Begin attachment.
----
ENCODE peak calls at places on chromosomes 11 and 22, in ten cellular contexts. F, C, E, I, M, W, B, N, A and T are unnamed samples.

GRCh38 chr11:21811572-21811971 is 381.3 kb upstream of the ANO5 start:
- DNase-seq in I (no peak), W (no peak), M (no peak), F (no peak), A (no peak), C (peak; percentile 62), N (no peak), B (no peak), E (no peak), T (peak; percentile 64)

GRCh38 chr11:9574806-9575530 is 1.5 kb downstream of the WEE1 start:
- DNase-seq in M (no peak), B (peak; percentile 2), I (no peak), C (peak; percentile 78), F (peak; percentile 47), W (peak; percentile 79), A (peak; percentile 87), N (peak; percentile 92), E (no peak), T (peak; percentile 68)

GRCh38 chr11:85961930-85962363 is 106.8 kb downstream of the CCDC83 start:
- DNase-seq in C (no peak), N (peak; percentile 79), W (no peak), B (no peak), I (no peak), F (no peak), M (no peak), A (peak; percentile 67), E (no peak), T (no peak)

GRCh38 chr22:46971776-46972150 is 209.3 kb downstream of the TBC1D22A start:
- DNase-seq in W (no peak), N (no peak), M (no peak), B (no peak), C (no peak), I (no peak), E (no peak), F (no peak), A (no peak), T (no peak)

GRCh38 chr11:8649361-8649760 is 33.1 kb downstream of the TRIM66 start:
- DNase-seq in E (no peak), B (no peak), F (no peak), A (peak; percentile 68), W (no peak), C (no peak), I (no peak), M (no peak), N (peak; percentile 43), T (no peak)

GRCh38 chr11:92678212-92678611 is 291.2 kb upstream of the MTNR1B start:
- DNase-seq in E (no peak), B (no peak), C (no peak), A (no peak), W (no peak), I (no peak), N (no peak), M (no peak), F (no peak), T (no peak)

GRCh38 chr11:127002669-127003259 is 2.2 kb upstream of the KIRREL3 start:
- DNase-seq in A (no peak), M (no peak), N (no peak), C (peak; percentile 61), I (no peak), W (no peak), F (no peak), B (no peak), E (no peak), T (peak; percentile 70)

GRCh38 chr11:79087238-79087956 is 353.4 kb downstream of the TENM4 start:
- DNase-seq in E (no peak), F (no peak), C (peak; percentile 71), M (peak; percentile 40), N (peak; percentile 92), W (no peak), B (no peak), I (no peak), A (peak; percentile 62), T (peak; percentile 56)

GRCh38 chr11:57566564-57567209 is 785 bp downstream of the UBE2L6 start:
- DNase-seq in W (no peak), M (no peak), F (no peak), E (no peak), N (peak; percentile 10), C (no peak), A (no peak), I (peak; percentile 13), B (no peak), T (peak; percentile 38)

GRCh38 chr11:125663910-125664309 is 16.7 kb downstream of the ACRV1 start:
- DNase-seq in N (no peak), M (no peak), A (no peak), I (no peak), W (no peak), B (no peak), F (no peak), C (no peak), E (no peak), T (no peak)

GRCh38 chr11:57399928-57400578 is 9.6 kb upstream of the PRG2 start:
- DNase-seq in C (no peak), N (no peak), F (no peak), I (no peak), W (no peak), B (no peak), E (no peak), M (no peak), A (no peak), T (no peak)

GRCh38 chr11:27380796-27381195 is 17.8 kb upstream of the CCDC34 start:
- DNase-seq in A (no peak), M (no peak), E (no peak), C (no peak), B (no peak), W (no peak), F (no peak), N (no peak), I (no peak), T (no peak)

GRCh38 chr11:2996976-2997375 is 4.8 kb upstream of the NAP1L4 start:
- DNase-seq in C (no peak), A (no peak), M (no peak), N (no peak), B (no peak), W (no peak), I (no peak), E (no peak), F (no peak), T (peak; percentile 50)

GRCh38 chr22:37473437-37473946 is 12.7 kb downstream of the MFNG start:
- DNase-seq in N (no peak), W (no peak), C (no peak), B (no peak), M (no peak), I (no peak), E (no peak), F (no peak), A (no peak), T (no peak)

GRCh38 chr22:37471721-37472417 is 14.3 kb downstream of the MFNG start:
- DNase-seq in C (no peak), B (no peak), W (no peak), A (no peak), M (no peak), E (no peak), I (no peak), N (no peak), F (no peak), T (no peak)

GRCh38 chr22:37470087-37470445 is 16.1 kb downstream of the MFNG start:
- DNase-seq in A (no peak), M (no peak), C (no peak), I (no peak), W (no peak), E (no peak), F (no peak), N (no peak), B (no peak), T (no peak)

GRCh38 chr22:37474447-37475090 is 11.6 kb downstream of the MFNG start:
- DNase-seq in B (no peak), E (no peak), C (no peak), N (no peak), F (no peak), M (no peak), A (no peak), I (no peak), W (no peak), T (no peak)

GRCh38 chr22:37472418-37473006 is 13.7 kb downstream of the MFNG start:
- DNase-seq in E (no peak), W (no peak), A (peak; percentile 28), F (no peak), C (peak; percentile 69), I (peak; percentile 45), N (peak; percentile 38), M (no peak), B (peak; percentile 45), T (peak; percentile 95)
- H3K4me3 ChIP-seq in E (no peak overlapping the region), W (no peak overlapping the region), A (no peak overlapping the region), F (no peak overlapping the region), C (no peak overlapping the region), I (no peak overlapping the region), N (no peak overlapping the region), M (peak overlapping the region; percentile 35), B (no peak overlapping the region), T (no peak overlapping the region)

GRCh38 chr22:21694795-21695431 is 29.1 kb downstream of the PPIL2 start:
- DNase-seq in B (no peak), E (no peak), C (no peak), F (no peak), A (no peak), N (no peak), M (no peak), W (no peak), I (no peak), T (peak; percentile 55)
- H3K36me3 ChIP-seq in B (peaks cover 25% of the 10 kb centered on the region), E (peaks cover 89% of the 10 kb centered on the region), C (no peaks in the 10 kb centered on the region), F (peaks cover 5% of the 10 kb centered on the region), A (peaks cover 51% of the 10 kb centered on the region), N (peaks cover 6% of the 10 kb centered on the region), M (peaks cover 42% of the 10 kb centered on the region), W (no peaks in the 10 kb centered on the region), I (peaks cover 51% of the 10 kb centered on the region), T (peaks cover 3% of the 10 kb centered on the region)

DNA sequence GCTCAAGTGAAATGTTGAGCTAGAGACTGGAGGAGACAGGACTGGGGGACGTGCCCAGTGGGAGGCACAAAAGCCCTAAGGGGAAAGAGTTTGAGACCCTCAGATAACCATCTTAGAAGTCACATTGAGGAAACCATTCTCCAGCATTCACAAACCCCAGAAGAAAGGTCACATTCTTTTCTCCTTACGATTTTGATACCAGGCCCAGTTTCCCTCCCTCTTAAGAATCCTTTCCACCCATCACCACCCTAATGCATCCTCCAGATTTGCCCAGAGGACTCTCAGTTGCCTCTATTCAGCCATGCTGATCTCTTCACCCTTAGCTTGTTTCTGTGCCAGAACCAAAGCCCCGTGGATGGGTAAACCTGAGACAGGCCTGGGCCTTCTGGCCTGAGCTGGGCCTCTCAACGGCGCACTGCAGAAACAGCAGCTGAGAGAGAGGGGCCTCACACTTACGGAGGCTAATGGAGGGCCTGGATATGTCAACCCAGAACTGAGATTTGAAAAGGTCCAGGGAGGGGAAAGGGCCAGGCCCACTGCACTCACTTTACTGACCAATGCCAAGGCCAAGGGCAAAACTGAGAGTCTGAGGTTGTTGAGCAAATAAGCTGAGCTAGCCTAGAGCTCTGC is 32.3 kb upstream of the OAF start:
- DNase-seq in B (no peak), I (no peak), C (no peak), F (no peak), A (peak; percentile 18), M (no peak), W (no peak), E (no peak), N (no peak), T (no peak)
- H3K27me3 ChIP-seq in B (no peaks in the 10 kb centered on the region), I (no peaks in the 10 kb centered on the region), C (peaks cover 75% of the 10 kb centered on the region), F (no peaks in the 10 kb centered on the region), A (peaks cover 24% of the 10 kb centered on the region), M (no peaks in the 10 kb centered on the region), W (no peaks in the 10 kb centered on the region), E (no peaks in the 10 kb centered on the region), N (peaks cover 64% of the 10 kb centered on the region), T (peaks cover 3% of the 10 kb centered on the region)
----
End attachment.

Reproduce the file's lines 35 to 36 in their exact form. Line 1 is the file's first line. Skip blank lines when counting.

- DNase-seq in B (no peak), E (no peak), C (no peak), N (no peak), F (no peak), M (no peak), A (no peak), I (no peak), W (no peak), T (no peak)

GRCh38 chr22:37472418-37473006 is 13.7 kb downstream of the MFNG start: